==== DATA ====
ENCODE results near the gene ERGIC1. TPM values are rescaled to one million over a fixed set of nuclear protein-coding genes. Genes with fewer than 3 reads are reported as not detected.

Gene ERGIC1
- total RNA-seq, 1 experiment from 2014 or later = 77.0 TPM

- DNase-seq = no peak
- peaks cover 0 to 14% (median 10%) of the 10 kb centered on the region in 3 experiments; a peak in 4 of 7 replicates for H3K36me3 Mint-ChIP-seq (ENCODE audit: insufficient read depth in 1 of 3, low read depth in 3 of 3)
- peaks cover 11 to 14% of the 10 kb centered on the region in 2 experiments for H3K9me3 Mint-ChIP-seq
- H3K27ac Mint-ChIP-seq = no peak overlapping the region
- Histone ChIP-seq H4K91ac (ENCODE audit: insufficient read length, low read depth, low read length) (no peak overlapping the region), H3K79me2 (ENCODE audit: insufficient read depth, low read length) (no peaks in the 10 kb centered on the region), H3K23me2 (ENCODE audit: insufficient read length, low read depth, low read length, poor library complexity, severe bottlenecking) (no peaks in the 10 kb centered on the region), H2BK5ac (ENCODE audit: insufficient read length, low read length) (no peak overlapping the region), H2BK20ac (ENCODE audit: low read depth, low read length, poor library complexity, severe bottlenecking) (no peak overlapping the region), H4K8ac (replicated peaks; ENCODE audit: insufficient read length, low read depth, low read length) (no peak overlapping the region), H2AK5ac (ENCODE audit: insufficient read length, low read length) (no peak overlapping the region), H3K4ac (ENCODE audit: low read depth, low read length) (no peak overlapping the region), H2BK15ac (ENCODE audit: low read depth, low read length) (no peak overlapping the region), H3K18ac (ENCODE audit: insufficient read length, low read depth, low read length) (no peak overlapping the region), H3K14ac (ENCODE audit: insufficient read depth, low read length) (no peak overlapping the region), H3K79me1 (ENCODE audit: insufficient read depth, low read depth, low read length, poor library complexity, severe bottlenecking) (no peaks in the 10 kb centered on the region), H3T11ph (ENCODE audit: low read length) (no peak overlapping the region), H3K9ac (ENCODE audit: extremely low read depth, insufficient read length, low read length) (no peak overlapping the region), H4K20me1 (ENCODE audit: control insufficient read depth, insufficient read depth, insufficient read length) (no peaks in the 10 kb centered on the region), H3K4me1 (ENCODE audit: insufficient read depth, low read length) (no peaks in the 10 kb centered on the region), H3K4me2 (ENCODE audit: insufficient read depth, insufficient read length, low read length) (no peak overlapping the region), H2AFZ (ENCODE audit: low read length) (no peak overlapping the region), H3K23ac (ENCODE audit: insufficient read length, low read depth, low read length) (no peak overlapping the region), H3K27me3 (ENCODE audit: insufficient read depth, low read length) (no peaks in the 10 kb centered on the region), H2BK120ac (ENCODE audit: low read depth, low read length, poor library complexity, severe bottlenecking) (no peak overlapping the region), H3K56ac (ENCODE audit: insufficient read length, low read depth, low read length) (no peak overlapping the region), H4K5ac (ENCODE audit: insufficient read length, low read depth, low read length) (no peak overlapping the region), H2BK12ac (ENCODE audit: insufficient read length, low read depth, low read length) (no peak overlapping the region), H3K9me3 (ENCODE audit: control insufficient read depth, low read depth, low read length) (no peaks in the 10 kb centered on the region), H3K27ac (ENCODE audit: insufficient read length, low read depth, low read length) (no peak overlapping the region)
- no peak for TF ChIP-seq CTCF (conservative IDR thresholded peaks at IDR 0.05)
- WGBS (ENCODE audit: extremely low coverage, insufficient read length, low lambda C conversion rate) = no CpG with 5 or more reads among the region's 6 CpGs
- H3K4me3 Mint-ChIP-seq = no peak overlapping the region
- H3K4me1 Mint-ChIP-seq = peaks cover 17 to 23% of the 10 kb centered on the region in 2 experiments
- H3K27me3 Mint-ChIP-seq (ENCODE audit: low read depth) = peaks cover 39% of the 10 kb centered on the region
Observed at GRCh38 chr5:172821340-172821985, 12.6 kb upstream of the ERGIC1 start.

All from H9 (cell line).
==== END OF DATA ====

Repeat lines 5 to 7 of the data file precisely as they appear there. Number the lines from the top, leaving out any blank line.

- peaks cover 0 to 14% (median 10%) of the 10 kb centered on the region in 3 experiments; a peak in 4 of 7 replicates for H3K36me3 Mint-ChIP-seq (ENCODE audit: insufficient read depth in 1 of 3, low read depth in 3 of 3)
- peaks cover 11 to 14% of the 10 kb centered on the region in 2 experiments for H3K9me3 Mint-ChIP-seq
- H3K27ac Mint-ChIP-seq = no peak overlapping the region